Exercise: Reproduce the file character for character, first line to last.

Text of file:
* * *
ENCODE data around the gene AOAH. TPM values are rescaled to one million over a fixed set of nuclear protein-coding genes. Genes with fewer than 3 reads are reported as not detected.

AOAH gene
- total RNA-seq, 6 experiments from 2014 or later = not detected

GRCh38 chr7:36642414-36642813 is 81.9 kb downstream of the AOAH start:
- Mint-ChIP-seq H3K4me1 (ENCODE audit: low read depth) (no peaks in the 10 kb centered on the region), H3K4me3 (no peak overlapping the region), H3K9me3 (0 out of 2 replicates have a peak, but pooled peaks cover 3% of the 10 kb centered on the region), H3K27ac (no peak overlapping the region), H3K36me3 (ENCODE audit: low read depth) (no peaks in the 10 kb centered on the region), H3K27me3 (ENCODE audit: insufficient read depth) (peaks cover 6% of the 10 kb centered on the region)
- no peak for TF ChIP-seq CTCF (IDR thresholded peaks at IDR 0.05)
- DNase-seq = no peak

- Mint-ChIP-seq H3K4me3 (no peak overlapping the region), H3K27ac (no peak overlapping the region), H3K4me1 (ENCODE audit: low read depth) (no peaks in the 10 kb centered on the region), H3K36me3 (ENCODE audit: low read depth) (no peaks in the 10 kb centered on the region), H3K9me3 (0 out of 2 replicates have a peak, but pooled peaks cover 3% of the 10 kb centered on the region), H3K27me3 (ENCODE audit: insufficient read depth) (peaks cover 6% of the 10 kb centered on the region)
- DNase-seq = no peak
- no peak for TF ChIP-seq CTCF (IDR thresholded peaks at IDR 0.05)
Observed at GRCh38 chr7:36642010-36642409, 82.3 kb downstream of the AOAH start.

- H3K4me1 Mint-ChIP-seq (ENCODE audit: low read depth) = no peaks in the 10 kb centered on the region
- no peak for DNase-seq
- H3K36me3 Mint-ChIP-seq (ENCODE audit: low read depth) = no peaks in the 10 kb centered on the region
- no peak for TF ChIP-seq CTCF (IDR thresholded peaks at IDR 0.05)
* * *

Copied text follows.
ENCODE data around the gene AOAH. TPM values are rescaled to one million over a fixed set of nuclear protein-coding genes. Genes with fewer than 3 reads are reported as not detected.

AOAH gene
- total RNA-seq, 6 experiments from 2014 or later = not detected

GRCh38 chr7:36642414-36642813 is 81.9 kb downstream of the AOAH start:
- Mint-ChIP-seq H3K4me1 (ENCODE audit: low read depth) (no peaks in the 10 kb centered on the region), H3K4me3 (no peak overlapping the region), H3K9me3 (0 out of 2 replicates have a peak, but pooled peaks cover 3% of the 10 kb centered on the region), H3K27ac (no peak overlapping the region), H3K36me3 (ENCODE audit: low read depth) (no peaks in the 10 kb centered on the region), H3K27me3 (ENCODE audit: insufficient read depth) (peaks cover 6% of the 10 kb centered on the region)
- no peak for TF ChIP-seq CTCF (IDR thresholded peaks at IDR 0.05)
- DNase-seq = no peak

- Mint-ChIP-seq H3K4me3 (no peak overlapping the region), H3K27ac (no peak overlapping the region), H3K4me1 (ENCODE audit: low read depth) (no peaks in the 10 kb centered on the region), H3K36me3 (ENCODE audit: low read depth) (no peaks in the 10 kb centered on the region), H3K9me3 (0 out of 2 replicates have a peak, but pooled peaks cover 3% of the 10 kb centered on the region), H3K27me3 (ENCODE audit: insufficient read depth) (peaks cover 6% of the 10 kb centered on the region)
- DNase-seq = no peak
- no peak for TF ChIP-seq CTCF (IDR thresholded peaks at IDR 0.05)
Observed at GRCh38 chr7:36642010-36642409, 82.3 kb downstream of the AOAH start.

- H3K4me1 Mint-ChIP-seq (ENCODE audit: low read depth) = no peaks in the 10 kb centered on the region
- no peak for DNase-seq
- H3K36me3 Mint-ChIP-seq (ENCODE audit: low read depth) = no peaks in the 10 kb centered on the region
- no peak for TF ChIP-seq CTCF (IDR thresholded peaks at IDR 0.05)